The nation’s children have set an example we could learn from
From little ones to teenagers, they have accepted the changes and just got on with it
For lots of children school, at the moment, is all they have left. Photograph: iStock
We did it. We made it to midterm and the relief is palpable, albeit for a very different reason to before. Typically, by this stage of the school year the novelty of back to school has well and truly worn off.
Usually, I’ve had my fill of making lunches, my fill of labelling a new set of twistables fortnightly in the naive hope that this time they won’t disappear never to be seen again, and my fill of homework.
But this year I daren’t grumble about any of it – well except for homework, because I like to be consistent and the homework anarchist in me remains alive and roaring. But I have a new gratitude for the need to prepare school lunches, while the new coronavirus school rule which sees them leaving their pencil cases in class means they’re either not losing their crayons quite as much, or I’m just unaware of it. Ignorance may well be bliss.
I’m relieved, this year, that we’ve got this far. The ever-changing news, and the constant feeling of dread every time the numbers are released or news breaks that the Taoiseach is planning to address the nation again means that I, like many other parents, live in fear that the schools will close again. There is little comfort in assurances when the goalposts have so frequently moved before.
“Do you think the schools will stay open?” a fellow school parent asked me when our eyes met above our masks and across the cheese aisle in the local supermarket. It’s a constant topic of conversation, to the fore of every parent’s mind. Nobody really knows the answer, but most of us fear the consequences of the unpalatable thought.
But it’s not just the parents who fear their closure. The children themselves, mine and those of the many parents I’ve spoken to about this, are nervous at the prospect. The memory of March never far from their young minds, accompanies the newfound appreciation many have uncovered for school, their teachers and their friends. 2020 has been a difficult year for us all, but adults can often demand to be heard. Children typically less so.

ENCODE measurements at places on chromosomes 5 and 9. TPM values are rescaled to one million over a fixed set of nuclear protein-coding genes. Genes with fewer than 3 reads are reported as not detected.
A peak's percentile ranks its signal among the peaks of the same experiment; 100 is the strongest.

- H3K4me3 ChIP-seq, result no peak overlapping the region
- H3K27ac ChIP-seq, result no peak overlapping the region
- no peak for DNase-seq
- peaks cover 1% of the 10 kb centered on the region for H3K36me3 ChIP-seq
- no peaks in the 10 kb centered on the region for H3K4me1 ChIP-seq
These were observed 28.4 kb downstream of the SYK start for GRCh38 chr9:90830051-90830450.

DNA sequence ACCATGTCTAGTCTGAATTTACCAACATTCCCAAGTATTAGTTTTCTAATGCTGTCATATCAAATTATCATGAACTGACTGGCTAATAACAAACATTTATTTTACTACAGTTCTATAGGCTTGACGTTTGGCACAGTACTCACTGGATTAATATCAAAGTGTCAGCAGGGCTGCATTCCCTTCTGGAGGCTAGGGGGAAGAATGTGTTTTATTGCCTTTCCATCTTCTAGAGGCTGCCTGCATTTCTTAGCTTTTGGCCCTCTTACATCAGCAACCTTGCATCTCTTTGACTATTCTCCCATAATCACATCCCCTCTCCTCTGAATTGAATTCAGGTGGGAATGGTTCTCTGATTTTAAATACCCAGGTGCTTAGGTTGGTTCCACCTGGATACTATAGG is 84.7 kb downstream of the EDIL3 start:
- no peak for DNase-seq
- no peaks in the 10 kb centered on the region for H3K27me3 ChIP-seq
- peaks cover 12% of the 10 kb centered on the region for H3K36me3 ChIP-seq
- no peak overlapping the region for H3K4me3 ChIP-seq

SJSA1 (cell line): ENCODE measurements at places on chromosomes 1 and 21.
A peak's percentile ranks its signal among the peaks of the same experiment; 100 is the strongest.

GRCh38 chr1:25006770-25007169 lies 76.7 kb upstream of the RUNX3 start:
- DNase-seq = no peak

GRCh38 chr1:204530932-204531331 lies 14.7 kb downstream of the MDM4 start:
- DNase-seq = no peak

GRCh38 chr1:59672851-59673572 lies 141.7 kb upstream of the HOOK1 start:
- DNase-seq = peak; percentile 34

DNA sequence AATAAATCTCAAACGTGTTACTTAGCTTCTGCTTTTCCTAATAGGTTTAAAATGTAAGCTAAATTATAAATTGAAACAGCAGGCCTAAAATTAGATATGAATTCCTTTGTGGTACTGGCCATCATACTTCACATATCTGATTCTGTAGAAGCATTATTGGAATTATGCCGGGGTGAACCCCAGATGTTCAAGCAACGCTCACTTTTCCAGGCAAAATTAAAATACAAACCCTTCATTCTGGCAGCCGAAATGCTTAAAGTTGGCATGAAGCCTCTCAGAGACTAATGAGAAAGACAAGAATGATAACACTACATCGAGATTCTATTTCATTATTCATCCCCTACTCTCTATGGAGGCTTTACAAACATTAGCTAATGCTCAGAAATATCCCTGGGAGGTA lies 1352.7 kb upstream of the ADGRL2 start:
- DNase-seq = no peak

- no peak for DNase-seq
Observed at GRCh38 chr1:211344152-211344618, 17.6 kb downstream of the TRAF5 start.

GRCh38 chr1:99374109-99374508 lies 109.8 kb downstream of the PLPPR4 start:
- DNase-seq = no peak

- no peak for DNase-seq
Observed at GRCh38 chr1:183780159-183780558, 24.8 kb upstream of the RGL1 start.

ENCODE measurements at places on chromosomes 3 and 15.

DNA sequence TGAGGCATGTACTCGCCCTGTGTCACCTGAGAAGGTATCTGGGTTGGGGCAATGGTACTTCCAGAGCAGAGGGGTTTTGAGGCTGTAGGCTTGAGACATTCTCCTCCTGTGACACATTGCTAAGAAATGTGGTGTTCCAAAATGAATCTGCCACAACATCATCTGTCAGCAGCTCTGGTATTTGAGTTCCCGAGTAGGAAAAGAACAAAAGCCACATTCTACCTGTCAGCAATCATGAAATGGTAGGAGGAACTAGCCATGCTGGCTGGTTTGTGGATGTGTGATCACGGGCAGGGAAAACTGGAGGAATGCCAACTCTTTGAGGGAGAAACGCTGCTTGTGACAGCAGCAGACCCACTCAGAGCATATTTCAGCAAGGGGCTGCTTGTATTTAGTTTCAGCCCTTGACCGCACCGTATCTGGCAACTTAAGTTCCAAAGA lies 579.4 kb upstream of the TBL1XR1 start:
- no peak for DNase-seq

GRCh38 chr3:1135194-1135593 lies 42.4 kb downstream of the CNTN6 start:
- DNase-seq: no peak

All were not affected equally first time around and the same shall be the case if schools close again. Remote learning touted as a solution needs a consistent approach across the schooling system, which not only presents its own challenges but also forgets that school is about so much more than education.
The children realise this. Perhaps it’s time more adults realised it too.
Already many of their activities are gone. The things they do outside of school for all manner of reasons – for fun, to make friends, for mental health benefits, for social skill development, to improve motor or planning skills or to find a tribe they perhaps couldn’t find elsewhere – cancelled for the foreseeable. For lots of children school, at the moment, is all they have left.
I am indebted to my own children’s teachers and principals for the continued huge work and efforts they have made to get the children back to school as safely as possible. They are thrilled to be back, to have some semblance of normality in the most abnormal of times. Their delight clearly evident in their everyday demeanour.
Doom and gloom
Appreciating, insofar as they can understand, the times we live in, children have accepted the changes and continued to play their role as asked. From small children waving across a red line in the school playground to a friend in another class that they can’t play with because bubbles can’t mix, to teenagers masking-up for a full school day and getting on with it, the nation’s children have largely set an example we could learn from.
“The schools won’t close again Mum if we go to higher restrictions, will they?” asked the one whose eyes have sparkled since the return.
“Hopefully not,” I replied in a tone which sounded much more positive than I necessarily felt.
It’s difficult to keep the spirits up when the news is filled with doom and gloom. Even more so when the typical tools we used to escape the stresses of life are curtailed by Covid-time restrictions.
But that’s my job as their mum, to be honest but to offer reassurance. To protect but to be realistic. If only I knew myself what to expect.
Still on we go into a Halloween midterm like no other. There will no trick or treating at the end of the week but there will be fun, laughter and games. And there will be a break from homework.
We will take all the wins and hope no ghoulish surprises upset our return in November.